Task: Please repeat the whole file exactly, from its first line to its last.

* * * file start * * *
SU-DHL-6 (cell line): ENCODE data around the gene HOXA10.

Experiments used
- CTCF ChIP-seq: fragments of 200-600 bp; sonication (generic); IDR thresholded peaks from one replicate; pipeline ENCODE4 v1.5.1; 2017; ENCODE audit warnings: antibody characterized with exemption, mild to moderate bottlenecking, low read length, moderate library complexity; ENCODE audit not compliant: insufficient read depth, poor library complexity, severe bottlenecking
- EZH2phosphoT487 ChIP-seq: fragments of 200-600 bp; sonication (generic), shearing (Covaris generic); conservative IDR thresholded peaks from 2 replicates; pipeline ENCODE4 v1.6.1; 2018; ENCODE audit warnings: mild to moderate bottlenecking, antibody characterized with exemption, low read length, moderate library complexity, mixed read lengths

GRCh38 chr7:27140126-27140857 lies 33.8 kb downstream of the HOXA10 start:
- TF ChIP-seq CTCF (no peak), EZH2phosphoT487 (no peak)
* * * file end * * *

SU-DHL-6 (cell line): ENCODE data around the gene HOXA10.

Experiments used
- CTCF ChIP-seq: fragments of 200-600 bp; sonication (generic); IDR thresholded peaks from one replicate; pipeline ENCODE4 v1.5.1; 2017; ENCODE audit warnings: antibody characterized with exemption, mild to moderate bottlenecking, low read length, moderate library complexity; ENCODE audit not compliant: insufficient read depth, poor library complexity, severe bottlenecking
- EZH2phosphoT487 ChIP-seq: fragments of 200-600 bp; sonication (generic), shearing (Covaris generic); conservative IDR thresholded peaks from 2 replicates; pipeline ENCODE4 v1.6.1; 2018; ENCODE audit warnings: mild to moderate bottlenecking, antibody characterized with exemption, low read length, moderate library complexity, mixed read lengths

GRCh38 chr7:27140126-27140857 lies 33.8 kb downstream of the HOXA10 start:
- TF ChIP-seq CTCF (no peak), EZH2phosphoT487 (no peak)